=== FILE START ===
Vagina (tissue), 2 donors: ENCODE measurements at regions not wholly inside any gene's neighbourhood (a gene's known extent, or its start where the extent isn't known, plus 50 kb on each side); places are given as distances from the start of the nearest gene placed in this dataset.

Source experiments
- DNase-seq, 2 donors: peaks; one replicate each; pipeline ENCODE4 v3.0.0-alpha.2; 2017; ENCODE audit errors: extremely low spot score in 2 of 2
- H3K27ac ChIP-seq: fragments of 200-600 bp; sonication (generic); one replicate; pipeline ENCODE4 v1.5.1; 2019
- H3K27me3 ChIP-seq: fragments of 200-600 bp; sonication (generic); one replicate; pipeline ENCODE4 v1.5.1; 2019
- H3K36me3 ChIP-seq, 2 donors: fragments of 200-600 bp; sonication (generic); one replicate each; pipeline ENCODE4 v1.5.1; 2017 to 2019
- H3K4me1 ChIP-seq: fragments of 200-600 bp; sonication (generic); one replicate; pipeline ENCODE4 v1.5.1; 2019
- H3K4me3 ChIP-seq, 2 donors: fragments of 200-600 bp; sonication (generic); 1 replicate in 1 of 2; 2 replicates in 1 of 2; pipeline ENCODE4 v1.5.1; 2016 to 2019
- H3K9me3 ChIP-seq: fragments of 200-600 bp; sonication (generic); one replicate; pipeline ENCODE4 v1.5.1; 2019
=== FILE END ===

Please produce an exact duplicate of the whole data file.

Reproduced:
Vagina (tissue), 2 donors: ENCODE measurements at regions not wholly inside any gene's neighbourhood (a gene's known extent, or its start where the extent isn't known, plus 50 kb on each side); places are given as distances from the start of the nearest gene placed in this dataset.

Source experiments
- DNase-seq, 2 donors: peaks; one replicate each; pipeline ENCODE4 v3.0.0-alpha.2; 2017; ENCODE audit errors: extremely low spot score in 2 of 2
- H3K27ac ChIP-seq: fragments of 200-600 bp; sonication (generic); one replicate; pipeline ENCODE4 v1.5.1; 2019
- H3K27me3 ChIP-seq: fragments of 200-600 bp; sonication (generic); one replicate; pipeline ENCODE4 v1.5.1; 2019
- H3K36me3 ChIP-seq, 2 donors: fragments of 200-600 bp; sonication (generic); one replicate each; pipeline ENCODE4 v1.5.1; 2017 to 2019
- H3K4me1 ChIP-seq: fragments of 200-600 bp; sonication (generic); one replicate; pipeline ENCODE4 v1.5.1; 2019
- H3K4me3 ChIP-seq, 2 donors: fragments of 200-600 bp; sonication (generic); 1 replicate in 1 of 2; 2 replicates in 1 of 2; pipeline ENCODE4 v1.5.1; 2016 to 2019
- H3K9me3 ChIP-seq: fragments of 200-600 bp; sonication (generic); one replicate; pipeline ENCODE4 v1.5.1; 2019